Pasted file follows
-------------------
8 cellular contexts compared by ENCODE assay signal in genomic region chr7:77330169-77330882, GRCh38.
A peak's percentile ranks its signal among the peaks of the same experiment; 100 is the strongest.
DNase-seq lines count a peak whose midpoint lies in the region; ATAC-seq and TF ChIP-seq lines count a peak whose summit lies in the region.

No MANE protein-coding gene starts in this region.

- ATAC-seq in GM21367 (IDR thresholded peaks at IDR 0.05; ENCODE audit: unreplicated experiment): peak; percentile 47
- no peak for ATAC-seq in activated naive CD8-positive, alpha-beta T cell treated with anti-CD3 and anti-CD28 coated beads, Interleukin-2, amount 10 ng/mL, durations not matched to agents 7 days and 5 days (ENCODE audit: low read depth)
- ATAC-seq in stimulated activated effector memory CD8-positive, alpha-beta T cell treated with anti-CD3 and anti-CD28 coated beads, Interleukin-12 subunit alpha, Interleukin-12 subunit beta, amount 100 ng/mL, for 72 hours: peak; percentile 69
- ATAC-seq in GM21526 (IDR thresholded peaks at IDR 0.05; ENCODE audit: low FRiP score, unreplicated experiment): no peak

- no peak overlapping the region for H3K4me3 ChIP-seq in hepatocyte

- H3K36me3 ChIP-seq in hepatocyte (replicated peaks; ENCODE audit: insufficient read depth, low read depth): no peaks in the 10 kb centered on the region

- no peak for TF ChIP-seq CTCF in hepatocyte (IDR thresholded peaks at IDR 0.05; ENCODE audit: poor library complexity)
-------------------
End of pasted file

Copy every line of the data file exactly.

8 cellular contexts compared by ENCODE assay signal in genomic region chr7:77330169-77330882, GRCh38.
A peak's percentile ranks its signal among the peaks of the same experiment; 100 is the strongest.
DNase-seq lines count a peak whose midpoint lies in the region; ATAC-seq and TF ChIP-seq lines count a peak whose summit lies in the region.

No MANE protein-coding gene starts in this region.

- ATAC-seq in GM21367 (IDR thresholded peaks at IDR 0.05; ENCODE audit: unreplicated experiment): peak; percentile 47
- no peak for ATAC-seq in activated naive CD8-positive, alpha-beta T cell treated with anti-CD3 and anti-CD28 coated beads, Interleukin-2, amount 10 ng/mL, durations not matched to agents 7 days and 5 days (ENCODE audit: low read depth)
- ATAC-seq in stimulated activated effector memory CD8-positive, alpha-beta T cell treated with anti-CD3 and anti-CD28 coated beads, Interleukin-12 subunit alpha, Interleukin-12 subunit beta, amount 100 ng/mL, for 72 hours: peak; percentile 69
- ATAC-seq in GM21526 (IDR thresholded peaks at IDR 0.05; ENCODE audit: low FRiP score, unreplicated experiment): no peak

- no peak overlapping the region for H3K4me3 ChIP-seq in hepatocyte

- H3K36me3 ChIP-seq in hepatocyte (replicated peaks; ENCODE audit: insufficient read depth, low read depth): no peaks in the 10 kb centered on the region

- no peak for TF ChIP-seq CTCF in hepatocyte (IDR thresholded peaks at IDR 0.05; ENCODE audit: poor library complexity)